vt Crooked but Dumb; vt Jewel Thief
US / 59 minutes / bw / Victory Dir & Pr: Sam Katzman Scr: Basil Dickey Cine: Bill Hyer Cast: Herman Brix (i.e., Bruce Bennett), Joan Barclay, Monte Blue, Jack Mulhall, Fuzzy Knight, Vivien Oakland, Jimmy Aubrey, Henry Rocquemore, Edward Earle, Forrest Taylor, Fern Emmett, Sam Adams, Charles Williams.
Collateral loans agent Jan Jaffin (Mulhall) and his nefarious crony Crone (Blue) plan to bilk explorer Jerry Cummings (Taylor), currently in Mexico, of a $50,000 diamond he left as security with Crone for a $10,000 fixed-term loan. Cummings’s daughter Betsy (Barclay), having suspected Crone, has recently, under the name Mary Layton, taken a job as Jaffin’s secretary. Learning the details of the pair’s scheme, she filches the rock and goes on the lam, running into the block of bachelor apartments run by amorous widow Mrs. Flint (Oakland). Opening a door at random, she finds herself in the studio of unsuccessful painter Jimmy Baxter (Brix).
Minutes before, in fending off Mrs. Flint’s offer to pose for him, Jimmy has unconvincingly explained that he prefers to use as model the dummy currently splayed across his couch, wrapped in a diaphanous scarf and other frills. Now, as Crone and a bumbling cop (Adams) arrive seeking the fugitive Betsy, Jimmy persuades her to dress as the dummy, which latter they hide in the couch. Thanks to Mrs. Flint’s conviction that this is the dummy she saw moments earlier, the ruse works. Unfortunately, Mrs. Flint then rumbles the trick. The pair escape, but not before Betsy has secreted the diamond inside the dummy.
Betsy (Joan Barclay) is unusually convincing as an artist’s dummy.
They return that night in hopes of retrieving it, only to find that Mrs. Flint has sold all Jimmy’s belongings to junk-store owner Ben Armand (Aubrey). They arrive at Armand’s store moments before Crone and Jaffin do, there’s a fight during which much of Armand’s stock is destroyed, they escape in the crooks’ car with the dummy, hide out at Cummings’s house, are found there by the crooks and the latter’s tame thug Mort (uncredited) . . .
For the first 45 minutes or so this more or less fulfills its task of being a comedy thriller, albeit a clumsily performed one in which every dime not spent on the budget is clearly visible on the screen. It also has odd chronology problems; for example, for Mrs. Flint to fetch the cop from the bottom of a single flight of stairs is forced to take several minutes, so that Betsy can undertake a complete change of clothing. Again, there’s a curious error when the broadcast APB quite clearly states that Betsy is four feet four inches tall; this might explain the cops’ seeming ineptitude in catching the pair—they were looking for a hobbit.
But then Jimmy and Betsy decide to hand themselves in at the county jail operated by Judge Ephraim (Rocquemore) and Deputy Jonas (Earle), and the “thriller” part of this comedy thriller is simply abandoned. Thereafter we’re forced to endure some extraordinarily leaden, seemingly interminable attempts at humor as Ephraim, Jonas, Ephraim’s wife Sarah (Emmett) and a wannabe detective, the garage attendant Jape (Knight), muddle around pointlessly. Obviously the plausibility of the plot has never been of much concern to the moviemakers; for the last fifteen minutes or so, however, there isn’t the remotest attempt to make us believe what we’re seeing. We even have Ephraim wedding the young couple: “I’ll splice you in two shakes of a lamb’s tail.” Seldom have closing credits been so eagerly anticipated.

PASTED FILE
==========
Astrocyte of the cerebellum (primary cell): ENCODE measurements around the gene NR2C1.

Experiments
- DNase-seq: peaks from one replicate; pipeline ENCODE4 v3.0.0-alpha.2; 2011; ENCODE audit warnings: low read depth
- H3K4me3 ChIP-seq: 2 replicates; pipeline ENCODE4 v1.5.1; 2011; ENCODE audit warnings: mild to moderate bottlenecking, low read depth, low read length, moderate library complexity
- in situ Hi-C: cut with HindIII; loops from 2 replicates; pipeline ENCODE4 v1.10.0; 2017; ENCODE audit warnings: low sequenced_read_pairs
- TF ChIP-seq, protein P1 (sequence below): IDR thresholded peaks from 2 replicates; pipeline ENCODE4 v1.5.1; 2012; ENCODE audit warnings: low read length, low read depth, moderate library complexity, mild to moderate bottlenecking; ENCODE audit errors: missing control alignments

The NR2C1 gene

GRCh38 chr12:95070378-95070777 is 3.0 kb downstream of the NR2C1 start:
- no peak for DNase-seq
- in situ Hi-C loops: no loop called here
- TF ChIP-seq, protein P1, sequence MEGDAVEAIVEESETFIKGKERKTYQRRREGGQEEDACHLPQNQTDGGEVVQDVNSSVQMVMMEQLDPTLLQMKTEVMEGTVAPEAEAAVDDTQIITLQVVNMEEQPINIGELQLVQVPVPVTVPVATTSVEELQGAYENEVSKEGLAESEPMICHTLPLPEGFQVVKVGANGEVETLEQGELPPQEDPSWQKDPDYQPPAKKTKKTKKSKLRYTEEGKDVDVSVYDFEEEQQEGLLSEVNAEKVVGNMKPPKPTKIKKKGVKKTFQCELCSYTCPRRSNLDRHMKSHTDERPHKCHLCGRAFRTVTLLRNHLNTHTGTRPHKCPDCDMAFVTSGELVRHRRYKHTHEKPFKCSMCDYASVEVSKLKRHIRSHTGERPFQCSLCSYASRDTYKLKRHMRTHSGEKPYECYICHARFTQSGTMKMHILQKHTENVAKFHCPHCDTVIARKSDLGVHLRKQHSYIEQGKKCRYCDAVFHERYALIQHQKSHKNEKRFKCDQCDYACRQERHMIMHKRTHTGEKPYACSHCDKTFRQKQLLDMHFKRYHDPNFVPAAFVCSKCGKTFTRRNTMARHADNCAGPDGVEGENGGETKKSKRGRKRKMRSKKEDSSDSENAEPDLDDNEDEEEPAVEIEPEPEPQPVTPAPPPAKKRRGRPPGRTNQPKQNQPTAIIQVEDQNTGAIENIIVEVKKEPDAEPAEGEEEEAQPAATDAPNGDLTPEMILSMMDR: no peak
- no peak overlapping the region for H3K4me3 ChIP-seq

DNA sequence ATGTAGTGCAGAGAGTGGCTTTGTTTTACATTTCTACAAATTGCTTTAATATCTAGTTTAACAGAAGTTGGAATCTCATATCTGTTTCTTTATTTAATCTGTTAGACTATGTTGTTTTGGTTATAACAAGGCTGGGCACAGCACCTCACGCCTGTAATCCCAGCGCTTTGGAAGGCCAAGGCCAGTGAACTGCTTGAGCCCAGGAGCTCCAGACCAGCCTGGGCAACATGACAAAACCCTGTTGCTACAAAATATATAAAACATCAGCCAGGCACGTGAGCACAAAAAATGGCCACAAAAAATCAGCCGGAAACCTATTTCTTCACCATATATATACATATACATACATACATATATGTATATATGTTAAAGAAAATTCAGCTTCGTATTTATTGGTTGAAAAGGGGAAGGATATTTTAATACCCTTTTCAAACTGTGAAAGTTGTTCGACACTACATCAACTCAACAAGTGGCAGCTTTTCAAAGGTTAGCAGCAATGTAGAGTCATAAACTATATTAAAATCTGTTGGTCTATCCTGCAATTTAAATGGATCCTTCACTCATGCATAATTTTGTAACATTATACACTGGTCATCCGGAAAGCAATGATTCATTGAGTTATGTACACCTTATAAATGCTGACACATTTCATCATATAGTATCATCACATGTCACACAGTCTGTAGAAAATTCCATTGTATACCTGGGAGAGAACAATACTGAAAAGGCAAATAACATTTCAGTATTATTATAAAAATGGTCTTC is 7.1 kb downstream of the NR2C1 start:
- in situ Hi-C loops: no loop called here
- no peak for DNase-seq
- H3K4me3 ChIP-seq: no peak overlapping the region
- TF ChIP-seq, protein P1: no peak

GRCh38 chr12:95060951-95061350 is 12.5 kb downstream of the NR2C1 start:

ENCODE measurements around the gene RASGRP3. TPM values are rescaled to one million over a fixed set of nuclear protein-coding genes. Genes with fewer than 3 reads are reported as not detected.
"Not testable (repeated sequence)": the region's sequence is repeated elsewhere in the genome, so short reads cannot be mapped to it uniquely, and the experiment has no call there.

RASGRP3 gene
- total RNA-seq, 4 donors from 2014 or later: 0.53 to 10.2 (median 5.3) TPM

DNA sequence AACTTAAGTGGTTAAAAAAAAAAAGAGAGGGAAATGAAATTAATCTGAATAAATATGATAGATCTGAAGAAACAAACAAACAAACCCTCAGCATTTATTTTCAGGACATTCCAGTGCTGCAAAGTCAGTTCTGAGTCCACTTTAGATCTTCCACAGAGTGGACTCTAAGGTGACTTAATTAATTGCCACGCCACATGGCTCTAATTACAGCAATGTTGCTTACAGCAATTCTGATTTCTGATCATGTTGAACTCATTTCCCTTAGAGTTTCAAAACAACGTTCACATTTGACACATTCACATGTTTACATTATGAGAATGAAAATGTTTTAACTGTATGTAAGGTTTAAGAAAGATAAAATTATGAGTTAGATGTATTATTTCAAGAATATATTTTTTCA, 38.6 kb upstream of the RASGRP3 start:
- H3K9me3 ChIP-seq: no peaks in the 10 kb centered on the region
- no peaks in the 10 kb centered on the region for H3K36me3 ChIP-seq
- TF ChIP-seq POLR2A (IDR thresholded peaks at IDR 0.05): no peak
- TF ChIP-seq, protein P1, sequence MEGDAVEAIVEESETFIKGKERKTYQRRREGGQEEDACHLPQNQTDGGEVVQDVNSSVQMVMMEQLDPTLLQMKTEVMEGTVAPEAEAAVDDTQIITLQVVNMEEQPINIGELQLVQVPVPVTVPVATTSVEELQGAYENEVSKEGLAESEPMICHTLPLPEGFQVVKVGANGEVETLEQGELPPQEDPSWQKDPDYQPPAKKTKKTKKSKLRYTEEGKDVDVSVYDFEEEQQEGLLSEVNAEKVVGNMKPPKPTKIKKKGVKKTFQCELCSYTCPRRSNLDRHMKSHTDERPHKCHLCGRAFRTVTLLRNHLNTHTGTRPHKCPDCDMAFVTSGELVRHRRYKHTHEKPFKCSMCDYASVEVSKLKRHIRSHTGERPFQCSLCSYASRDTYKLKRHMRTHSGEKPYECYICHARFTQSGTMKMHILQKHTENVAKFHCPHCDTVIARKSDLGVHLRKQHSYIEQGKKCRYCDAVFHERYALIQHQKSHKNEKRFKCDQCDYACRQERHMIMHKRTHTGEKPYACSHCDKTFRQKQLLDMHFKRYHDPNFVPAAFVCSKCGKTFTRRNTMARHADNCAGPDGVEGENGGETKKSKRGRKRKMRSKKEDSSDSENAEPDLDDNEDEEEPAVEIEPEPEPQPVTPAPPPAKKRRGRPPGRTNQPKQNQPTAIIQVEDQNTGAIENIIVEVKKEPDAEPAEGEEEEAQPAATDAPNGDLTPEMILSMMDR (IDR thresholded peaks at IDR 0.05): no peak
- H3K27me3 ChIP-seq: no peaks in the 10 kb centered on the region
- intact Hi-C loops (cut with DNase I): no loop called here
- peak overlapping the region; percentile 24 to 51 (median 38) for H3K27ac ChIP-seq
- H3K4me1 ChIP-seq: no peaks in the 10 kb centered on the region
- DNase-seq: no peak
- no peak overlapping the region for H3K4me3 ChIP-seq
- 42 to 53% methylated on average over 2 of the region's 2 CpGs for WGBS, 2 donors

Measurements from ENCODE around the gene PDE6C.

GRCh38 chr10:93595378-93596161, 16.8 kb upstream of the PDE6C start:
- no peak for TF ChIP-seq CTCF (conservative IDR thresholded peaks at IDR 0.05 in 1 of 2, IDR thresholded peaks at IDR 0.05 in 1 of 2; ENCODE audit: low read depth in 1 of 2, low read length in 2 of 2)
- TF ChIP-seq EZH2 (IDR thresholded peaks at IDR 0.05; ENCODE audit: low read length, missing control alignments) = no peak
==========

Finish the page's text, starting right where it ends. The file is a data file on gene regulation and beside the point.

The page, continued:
Brix, born Harold Herman Brix, achieved his fame as a shot-putter, holding the world record for a while and winning the silver medal at the 1928 Olympics. He got into the movies thanks to a friendship with Douglas Fairbanks Jr., and would have played Tarzan had he not injured his shoulder filming another movie; his place had to be taken by a different world-class athlete, swimmer Johnny Weissmuller, and the rest is history. Brix did, however, land the role in the serial movie The New Adventures of Tarzan (1935) and its sequel (in fact, a concoction of extra footage shot during the making of the original), Tarzan and the Green Goddess (1938). Although he played other parts, he felt he was being stereotyped as an action hero and changed his screen name to Bruce Bennett, the name under which he became far better known to movie lovers. He appeared, rarely in frontline roles, in a whole slew of noirs and borderline noirs, among them The LONE WOLF KEEPS A DATE (1941), DANGER SIGNAL (1945), MILDRED PIERCE (1945), The MAN I LOVE (1946), DARK PASSAGE (1947), NORA PRENTISS (1947), SMART GIRLS DON’T TALK (1948), The TREASURE OF THE SIERRA MADRE (1948), The HOUSE ACROSS THE STREET (1949), UNDERTOW (1949), WITHOUT HONOR (1949), MYSTERY STREET (1950), SHAKEDOWN (1950) and SUDDEN FEAR (1952). He lived to be 100.
His costar here, Joan Barclay, was born Mary Elizabeth Greear and was originally billed in movies as Geraine Greear. Her first movie, The Gaucho (1927), made when she was just 13, was actually silent. After a string of bit parts, mostly uncredited, she changed her name to Joan Barclay for the Western Feud of the West (1936). During the rest of the 1930s she was successful in a B-movie fashion, making several movies a year, often Westerns, but thereafter her fortunes declined again, most of her many remaining appearances being in minor roles, often uncredited. Watching Amateur Crook, it’s easy to see why she made ripples but never waves: she has a charming screen presence but no great acting ability to back it up.
On Amazon.com: Amateur Crook